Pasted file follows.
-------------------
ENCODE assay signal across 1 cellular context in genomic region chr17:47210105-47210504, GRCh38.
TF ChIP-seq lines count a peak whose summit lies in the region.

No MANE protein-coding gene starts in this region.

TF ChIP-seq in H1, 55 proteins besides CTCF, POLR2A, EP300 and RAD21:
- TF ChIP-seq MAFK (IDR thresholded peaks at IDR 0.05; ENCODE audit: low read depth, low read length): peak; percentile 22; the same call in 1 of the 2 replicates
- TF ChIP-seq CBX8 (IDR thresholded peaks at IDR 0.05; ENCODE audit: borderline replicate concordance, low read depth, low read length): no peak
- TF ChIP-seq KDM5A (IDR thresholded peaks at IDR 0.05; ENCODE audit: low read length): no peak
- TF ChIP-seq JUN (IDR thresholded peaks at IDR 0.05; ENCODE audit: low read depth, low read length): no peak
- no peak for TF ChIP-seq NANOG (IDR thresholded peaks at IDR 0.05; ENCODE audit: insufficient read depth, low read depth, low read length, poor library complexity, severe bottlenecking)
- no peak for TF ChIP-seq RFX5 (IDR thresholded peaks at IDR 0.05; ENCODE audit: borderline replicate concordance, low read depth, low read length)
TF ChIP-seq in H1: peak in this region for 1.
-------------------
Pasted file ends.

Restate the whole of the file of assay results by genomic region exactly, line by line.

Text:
ENCODE assay signal across 1 cellular context in genomic region chr17:47210105-47210504, GRCh38.
TF ChIP-seq lines count a peak whose summit lies in the region.

No MANE protein-coding gene starts in this region.

TF ChIP-seq in H1, 55 proteins besides CTCF, POLR2A, EP300 and RAD21:
- TF ChIP-seq MAFK (IDR thresholded peaks at IDR 0.05; ENCODE audit: low read depth, low read length): peak; percentile 22; the same call in 1 of the 2 replicates
- TF ChIP-seq CBX8 (IDR thresholded peaks at IDR 0.05; ENCODE audit: borderline replicate concordance, low read depth, low read length): no peak
- TF ChIP-seq KDM5A (IDR thresholded peaks at IDR 0.05; ENCODE audit: low read length): no peak
- TF ChIP-seq JUN (IDR thresholded peaks at IDR 0.05; ENCODE audit: low read depth, low read length): no peak
- no peak for TF ChIP-seq NANOG (IDR thresholded peaks at IDR 0.05; ENCODE audit: insufficient read depth, low read depth, low read length, poor library complexity, severe bottlenecking)
- no peak for TF ChIP-seq RFX5 (IDR thresholded peaks at IDR 0.05; ENCODE audit: borderline replicate concordance, low read depth, low read length)
TF ChIP-seq in H1: peak in this region for 1.